Movies | November 22, 2021 11:13 am

Eddie Redmayne Had the Perfect Response to a Question About His Controversial “Danish Girl” Role

The actor said that playing a trans woman in the 2015 film was "a mistake"

Eddie Redmayne attends HBO's "Finding The Way Home" World Premiere at Hudson Yards on December 11, 2019 in New York City.
Eddie Redmayne at the premiere of "Finding The Way Home" on December 11, 2019 in New York City.
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Eddie Redmayne earned an Oscar nomination for playing  painter Lili Elbe, one of the first recipients of gender reassignment surgery, in 2015’s The Danish Girl. But in the years since, the role has sparked controversy due to the fact that Redmayne, a cisgendered straight man, was playing a trans woman. In a new interview with The Sunday Times, the actor admits that he regrets accepting the role.

“No, I wouldn’t take it on now,” Redmayne responded after being asked whether he’d still be willing to play Elbe today. “I made that film with the best intentions, but I think it was a mistake.” 

“The bigger discussion about the frustrations around casting is because many people don’t have a chair at the table,” he continued. “There must be a leveling, otherwise we are going to carry on having these debates.”

Redmayne’s response is refreshing. Rather than get defensive or worried about being “canceled,” he simply owned up to the fact that he made a bad decision that hasn’t aged well. Hopefully, that willingness to reevaluate one’s work is part of a growing trend. Back in May, Seth Rogen made similar comments about some of his jokes and called out his fellow comedians for being too sensitive about “cancel culture.”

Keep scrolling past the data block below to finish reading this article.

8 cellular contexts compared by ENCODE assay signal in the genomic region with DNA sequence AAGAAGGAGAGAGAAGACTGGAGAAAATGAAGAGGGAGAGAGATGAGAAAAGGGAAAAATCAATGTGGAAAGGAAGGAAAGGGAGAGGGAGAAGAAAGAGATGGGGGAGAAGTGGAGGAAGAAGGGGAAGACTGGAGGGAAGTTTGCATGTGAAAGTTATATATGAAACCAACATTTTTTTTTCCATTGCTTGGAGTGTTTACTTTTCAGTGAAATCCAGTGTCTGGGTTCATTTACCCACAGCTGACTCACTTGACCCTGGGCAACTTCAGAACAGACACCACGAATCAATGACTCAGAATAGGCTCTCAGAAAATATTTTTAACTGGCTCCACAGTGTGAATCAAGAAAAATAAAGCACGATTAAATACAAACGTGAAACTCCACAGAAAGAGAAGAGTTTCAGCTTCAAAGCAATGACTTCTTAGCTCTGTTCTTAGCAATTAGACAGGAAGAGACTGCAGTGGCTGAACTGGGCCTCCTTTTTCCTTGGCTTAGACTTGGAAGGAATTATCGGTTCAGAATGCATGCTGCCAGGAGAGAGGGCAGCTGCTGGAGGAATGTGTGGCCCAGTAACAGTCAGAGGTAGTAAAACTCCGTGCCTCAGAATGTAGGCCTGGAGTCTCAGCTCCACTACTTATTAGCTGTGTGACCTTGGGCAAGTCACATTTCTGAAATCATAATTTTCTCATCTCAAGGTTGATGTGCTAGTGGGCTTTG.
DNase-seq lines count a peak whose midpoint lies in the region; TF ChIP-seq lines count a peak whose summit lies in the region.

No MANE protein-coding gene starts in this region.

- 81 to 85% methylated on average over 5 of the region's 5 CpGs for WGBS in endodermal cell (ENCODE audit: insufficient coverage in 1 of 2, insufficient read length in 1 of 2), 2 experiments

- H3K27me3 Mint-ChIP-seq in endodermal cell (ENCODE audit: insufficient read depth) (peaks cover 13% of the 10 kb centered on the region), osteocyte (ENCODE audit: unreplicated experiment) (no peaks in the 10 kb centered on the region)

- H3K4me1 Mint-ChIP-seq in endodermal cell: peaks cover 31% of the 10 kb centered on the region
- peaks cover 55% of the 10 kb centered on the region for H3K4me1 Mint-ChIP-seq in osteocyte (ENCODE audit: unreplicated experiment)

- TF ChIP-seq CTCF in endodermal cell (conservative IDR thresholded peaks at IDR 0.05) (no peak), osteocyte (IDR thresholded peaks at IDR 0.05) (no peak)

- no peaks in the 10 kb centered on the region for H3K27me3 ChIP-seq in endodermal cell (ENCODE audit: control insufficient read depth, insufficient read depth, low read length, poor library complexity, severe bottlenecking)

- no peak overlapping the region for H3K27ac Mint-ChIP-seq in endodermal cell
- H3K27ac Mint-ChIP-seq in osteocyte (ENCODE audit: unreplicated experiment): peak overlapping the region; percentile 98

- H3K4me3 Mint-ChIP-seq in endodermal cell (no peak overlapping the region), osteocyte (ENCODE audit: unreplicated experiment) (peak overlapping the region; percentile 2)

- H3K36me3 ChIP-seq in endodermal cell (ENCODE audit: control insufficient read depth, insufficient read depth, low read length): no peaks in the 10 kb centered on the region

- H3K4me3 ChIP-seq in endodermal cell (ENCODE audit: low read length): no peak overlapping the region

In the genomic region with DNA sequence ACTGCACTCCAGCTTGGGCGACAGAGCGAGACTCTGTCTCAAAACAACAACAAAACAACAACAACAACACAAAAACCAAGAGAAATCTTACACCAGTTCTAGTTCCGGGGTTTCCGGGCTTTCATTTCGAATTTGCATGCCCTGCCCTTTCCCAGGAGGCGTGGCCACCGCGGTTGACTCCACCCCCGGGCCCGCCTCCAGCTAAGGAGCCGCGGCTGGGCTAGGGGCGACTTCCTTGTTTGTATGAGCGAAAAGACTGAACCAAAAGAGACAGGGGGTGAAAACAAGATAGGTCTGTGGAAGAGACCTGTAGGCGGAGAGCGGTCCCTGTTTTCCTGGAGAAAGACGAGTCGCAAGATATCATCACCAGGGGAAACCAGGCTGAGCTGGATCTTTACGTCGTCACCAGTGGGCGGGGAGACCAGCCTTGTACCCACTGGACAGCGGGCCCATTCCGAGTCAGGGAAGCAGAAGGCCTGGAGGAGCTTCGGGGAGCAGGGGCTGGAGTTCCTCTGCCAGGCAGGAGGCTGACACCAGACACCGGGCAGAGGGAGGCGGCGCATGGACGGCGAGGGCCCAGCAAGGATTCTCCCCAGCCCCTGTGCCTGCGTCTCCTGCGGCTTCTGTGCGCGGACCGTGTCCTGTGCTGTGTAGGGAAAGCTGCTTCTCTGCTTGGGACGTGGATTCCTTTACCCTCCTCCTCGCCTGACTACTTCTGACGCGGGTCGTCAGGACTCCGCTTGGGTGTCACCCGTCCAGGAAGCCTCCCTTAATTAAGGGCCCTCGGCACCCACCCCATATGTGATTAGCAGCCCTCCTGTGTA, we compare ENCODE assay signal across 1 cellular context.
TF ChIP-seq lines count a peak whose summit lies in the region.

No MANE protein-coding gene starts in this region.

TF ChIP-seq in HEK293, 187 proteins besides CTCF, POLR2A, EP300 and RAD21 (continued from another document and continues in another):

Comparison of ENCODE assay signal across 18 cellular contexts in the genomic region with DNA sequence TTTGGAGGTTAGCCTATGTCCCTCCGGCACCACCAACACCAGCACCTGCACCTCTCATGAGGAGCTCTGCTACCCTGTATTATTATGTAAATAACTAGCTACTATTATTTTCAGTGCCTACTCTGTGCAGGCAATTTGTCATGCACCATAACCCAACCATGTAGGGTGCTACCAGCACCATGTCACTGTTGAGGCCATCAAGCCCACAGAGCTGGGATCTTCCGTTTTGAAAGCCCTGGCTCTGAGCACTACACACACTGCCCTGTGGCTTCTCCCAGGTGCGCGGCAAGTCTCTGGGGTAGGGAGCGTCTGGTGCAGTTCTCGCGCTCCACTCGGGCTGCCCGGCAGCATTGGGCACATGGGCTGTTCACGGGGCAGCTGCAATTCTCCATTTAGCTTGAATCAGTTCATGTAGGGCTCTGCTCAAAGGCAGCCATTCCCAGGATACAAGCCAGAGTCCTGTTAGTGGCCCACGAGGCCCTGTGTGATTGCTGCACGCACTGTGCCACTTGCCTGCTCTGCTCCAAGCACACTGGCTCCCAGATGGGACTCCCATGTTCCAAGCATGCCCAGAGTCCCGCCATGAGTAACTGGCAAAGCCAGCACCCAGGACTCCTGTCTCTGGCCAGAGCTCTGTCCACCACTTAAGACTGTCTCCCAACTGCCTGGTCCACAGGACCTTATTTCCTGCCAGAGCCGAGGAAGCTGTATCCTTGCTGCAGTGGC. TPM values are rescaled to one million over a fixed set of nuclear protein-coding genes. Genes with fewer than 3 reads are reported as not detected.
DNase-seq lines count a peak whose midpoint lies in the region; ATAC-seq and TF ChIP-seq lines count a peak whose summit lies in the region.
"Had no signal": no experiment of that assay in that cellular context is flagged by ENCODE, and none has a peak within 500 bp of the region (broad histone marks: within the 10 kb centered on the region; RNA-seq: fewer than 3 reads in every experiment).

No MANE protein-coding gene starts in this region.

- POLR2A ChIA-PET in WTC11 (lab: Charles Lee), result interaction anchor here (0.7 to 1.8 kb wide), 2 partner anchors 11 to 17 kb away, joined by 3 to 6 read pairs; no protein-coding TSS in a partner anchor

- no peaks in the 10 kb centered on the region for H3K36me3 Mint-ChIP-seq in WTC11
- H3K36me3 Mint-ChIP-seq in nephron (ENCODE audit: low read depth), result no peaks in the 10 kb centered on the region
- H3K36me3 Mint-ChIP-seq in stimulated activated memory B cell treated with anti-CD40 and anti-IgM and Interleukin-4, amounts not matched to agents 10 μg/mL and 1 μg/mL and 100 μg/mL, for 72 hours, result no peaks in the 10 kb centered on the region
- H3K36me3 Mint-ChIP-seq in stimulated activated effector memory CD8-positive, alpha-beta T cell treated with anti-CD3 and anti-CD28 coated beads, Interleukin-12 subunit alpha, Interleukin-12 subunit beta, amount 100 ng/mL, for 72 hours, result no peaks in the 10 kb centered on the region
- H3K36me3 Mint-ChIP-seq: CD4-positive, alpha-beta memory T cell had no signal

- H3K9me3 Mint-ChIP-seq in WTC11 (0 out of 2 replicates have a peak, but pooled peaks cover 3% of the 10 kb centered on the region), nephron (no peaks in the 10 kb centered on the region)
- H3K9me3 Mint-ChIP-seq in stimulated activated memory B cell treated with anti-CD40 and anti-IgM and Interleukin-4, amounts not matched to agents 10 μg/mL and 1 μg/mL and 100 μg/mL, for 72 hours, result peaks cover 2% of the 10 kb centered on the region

“There are certain jokes that for sure have not aged well, but I think that’s the nature of comedy,” he said. “I think conceptually those movies are sound and I think there’s a reason they’ve lasted as far as people still watching and enjoying them today. Jokes are not things that necessarily are built to last.”

 “To me when I see comedians complaining about this kind of thing, I don’t understand what they’re complaining about,” he continued. “If you’ve made a joke that’s aged terribly, accept it. And if you don’t think it’s aged terribly, then say that. To me, it’s not worth complaining about to the degree I see other comedians complaining about.”

Ultimately, that’s how progress happens. There’s no shame in an actor saying, “You know what? Actually, that was bad, and I shouldn’t have done it” — and in fact, those who are open-minded enough to listen to criticism and learn from it should be commended. In Redmayne’s case especially, he’s setting a strong example for other straight, cis white actors; hopefully more will follow his lead and stop taking roles that should go to members of marginalized groups. (Redmayne’s not the only one pushing for progress here: In 2018, actor Darren Criss — who is straight — announced he would no longer take gay roles because he doesn’t want to take away opportunity from LGBTQ performers.)

One day we’ll hopefully reach a point where trans roles go solely to trans actors, but until then, we need more people like Redmayne to admit that certain performances were problematic.